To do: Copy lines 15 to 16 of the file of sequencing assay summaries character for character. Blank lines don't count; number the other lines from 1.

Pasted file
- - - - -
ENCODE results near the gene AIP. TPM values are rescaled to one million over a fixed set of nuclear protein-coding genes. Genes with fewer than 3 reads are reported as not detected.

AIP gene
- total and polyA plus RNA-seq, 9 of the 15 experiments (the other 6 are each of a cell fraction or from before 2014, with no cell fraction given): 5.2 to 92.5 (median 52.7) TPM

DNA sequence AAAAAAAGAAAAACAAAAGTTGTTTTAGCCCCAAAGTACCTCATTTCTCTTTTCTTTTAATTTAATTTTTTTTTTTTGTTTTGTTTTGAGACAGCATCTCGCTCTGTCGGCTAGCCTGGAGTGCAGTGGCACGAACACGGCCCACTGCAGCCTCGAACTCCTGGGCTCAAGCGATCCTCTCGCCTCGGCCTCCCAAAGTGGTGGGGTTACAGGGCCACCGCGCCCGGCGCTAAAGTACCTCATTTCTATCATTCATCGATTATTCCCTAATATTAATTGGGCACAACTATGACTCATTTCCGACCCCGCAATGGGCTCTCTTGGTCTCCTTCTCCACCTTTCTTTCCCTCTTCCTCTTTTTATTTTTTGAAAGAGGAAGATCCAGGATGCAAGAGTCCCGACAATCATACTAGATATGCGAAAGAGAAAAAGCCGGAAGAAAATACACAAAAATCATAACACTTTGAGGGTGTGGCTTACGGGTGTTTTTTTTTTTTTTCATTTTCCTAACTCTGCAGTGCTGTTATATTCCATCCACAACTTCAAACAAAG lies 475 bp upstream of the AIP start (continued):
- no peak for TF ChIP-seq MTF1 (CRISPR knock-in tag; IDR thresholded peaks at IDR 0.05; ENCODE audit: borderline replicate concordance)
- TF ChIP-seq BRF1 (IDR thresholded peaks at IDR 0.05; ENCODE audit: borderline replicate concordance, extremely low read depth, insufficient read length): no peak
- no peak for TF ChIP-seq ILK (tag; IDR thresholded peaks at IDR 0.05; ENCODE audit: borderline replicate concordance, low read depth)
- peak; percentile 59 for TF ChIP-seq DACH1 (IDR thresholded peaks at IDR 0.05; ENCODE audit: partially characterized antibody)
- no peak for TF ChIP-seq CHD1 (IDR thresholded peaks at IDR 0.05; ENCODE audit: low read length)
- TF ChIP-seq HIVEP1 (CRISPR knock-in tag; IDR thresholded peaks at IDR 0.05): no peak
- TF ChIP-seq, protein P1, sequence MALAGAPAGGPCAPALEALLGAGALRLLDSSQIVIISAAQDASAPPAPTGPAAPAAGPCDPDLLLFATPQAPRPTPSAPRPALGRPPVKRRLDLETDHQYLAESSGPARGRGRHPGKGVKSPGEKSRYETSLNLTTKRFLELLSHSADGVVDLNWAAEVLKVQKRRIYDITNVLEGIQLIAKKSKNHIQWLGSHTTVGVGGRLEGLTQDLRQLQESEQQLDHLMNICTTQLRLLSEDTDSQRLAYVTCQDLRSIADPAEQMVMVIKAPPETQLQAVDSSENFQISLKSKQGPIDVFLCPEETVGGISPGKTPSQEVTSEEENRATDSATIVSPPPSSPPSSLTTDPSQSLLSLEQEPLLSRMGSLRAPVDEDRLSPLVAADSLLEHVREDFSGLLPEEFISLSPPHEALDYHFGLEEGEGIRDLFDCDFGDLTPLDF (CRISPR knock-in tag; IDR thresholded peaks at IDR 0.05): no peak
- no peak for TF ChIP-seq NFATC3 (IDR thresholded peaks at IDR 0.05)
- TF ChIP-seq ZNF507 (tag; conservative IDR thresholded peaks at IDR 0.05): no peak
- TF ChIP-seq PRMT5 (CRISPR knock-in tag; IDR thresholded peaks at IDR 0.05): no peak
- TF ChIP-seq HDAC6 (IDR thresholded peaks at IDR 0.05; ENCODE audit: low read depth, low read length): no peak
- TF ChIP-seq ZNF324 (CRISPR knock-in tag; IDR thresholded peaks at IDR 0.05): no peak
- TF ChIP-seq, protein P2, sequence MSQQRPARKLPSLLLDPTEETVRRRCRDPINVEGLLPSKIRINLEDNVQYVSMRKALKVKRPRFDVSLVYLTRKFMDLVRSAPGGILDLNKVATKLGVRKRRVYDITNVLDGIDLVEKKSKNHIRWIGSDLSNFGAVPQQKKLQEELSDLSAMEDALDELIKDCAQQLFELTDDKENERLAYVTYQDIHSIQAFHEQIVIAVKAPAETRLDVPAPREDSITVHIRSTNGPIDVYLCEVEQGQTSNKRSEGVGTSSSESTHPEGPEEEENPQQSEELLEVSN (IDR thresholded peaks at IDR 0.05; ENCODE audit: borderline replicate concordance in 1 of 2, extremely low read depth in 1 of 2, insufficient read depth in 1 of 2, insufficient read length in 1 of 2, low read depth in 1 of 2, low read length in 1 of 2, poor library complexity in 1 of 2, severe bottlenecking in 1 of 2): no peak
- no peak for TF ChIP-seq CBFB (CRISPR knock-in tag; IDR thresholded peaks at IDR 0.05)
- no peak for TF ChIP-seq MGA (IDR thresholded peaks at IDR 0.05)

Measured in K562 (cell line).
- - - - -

- TF ChIP-seq HDAC6 (IDR thresholded peaks at IDR 0.05; ENCODE audit: low read depth, low read length): no peak
- TF ChIP-seq ZNF324 (CRISPR knock-in tag; IDR thresholded peaks at IDR 0.05): no peak